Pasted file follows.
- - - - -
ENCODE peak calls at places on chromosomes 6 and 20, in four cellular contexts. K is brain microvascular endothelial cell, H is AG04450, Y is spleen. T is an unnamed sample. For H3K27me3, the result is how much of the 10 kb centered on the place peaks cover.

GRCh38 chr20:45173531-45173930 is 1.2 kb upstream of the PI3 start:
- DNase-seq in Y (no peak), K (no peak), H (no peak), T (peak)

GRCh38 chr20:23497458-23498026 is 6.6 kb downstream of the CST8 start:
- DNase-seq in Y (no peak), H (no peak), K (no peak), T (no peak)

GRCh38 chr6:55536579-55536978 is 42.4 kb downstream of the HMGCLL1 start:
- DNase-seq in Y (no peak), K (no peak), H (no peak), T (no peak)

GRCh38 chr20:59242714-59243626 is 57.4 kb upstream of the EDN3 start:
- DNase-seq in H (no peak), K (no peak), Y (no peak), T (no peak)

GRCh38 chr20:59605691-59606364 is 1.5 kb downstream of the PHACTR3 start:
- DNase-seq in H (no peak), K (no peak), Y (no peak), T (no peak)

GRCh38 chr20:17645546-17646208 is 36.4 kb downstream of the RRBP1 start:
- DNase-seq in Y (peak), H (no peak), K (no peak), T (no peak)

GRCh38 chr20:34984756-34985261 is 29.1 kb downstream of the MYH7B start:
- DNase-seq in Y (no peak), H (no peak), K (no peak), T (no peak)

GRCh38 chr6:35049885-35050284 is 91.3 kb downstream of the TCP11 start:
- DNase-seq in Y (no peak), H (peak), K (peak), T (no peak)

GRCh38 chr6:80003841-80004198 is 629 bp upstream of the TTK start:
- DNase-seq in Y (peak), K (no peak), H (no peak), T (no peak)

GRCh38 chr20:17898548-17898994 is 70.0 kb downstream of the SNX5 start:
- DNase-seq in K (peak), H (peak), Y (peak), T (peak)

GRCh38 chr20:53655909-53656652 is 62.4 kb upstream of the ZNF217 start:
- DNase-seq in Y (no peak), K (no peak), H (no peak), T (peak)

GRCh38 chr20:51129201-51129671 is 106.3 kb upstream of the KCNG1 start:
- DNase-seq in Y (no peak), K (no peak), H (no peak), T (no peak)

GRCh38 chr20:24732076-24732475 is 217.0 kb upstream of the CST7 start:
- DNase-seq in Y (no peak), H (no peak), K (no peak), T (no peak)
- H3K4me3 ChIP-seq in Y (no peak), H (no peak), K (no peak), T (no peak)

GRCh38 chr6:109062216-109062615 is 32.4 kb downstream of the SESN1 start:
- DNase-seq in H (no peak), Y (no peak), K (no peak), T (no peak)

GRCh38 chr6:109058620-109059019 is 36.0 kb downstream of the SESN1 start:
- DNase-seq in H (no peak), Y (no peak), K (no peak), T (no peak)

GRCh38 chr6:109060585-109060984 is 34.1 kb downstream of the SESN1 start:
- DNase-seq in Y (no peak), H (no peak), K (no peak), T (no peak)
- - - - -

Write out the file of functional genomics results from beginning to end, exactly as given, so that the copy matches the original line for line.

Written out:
ENCODE peak calls at places on chromosomes 6 and 20, in four cellular contexts. K is brain microvascular endothelial cell, H is AG04450, Y is spleen. T is an unnamed sample. For H3K27me3, the result is how much of the 10 kb centered on the place peaks cover.

GRCh38 chr20:45173531-45173930 is 1.2 kb upstream of the PI3 start:
- DNase-seq in Y (no peak), K (no peak), H (no peak), T (peak)

GRCh38 chr20:23497458-23498026 is 6.6 kb downstream of the CST8 start:
- DNase-seq in Y (no peak), H (no peak), K (no peak), T (no peak)

GRCh38 chr6:55536579-55536978 is 42.4 kb downstream of the HMGCLL1 start:
- DNase-seq in Y (no peak), K (no peak), H (no peak), T (no peak)

GRCh38 chr20:59242714-59243626 is 57.4 kb upstream of the EDN3 start:
- DNase-seq in H (no peak), K (no peak), Y (no peak), T (no peak)

GRCh38 chr20:59605691-59606364 is 1.5 kb downstream of the PHACTR3 start:
- DNase-seq in H (no peak), K (no peak), Y (no peak), T (no peak)

GRCh38 chr20:17645546-17646208 is 36.4 kb downstream of the RRBP1 start:
- DNase-seq in Y (peak), H (no peak), K (no peak), T (no peak)

GRCh38 chr20:34984756-34985261 is 29.1 kb downstream of the MYH7B start:
- DNase-seq in Y (no peak), H (no peak), K (no peak), T (no peak)

GRCh38 chr6:35049885-35050284 is 91.3 kb downstream of the TCP11 start:
- DNase-seq in Y (no peak), H (peak), K (peak), T (no peak)

GRCh38 chr6:80003841-80004198 is 629 bp upstream of the TTK start:
- DNase-seq in Y (peak), K (no peak), H (no peak), T (no peak)

GRCh38 chr20:17898548-17898994 is 70.0 kb downstream of the SNX5 start:
- DNase-seq in K (peak), H (peak), Y (peak), T (peak)

GRCh38 chr20:53655909-53656652 is 62.4 kb upstream of the ZNF217 start:
- DNase-seq in Y (no peak), K (no peak), H (no peak), T (peak)

GRCh38 chr20:51129201-51129671 is 106.3 kb upstream of the KCNG1 start:
- DNase-seq in Y (no peak), K (no peak), H (no peak), T (no peak)

GRCh38 chr20:24732076-24732475 is 217.0 kb upstream of the CST7 start:
- DNase-seq in Y (no peak), H (no peak), K (no peak), T (no peak)
- H3K4me3 ChIP-seq in Y (no peak), H (no peak), K (no peak), T (no peak)

GRCh38 chr6:109062216-109062615 is 32.4 kb downstream of the SESN1 start:
- DNase-seq in H (no peak), Y (no peak), K (no peak), T (no peak)

GRCh38 chr6:109058620-109059019 is 36.0 kb downstream of the SESN1 start:
- DNase-seq in H (no peak), Y (no peak), K (no peak), T (no peak)

GRCh38 chr6:109060585-109060984 is 34.1 kb downstream of the SESN1 start:
- DNase-seq in Y (no peak), H (no peak), K (no peak), T (no peak)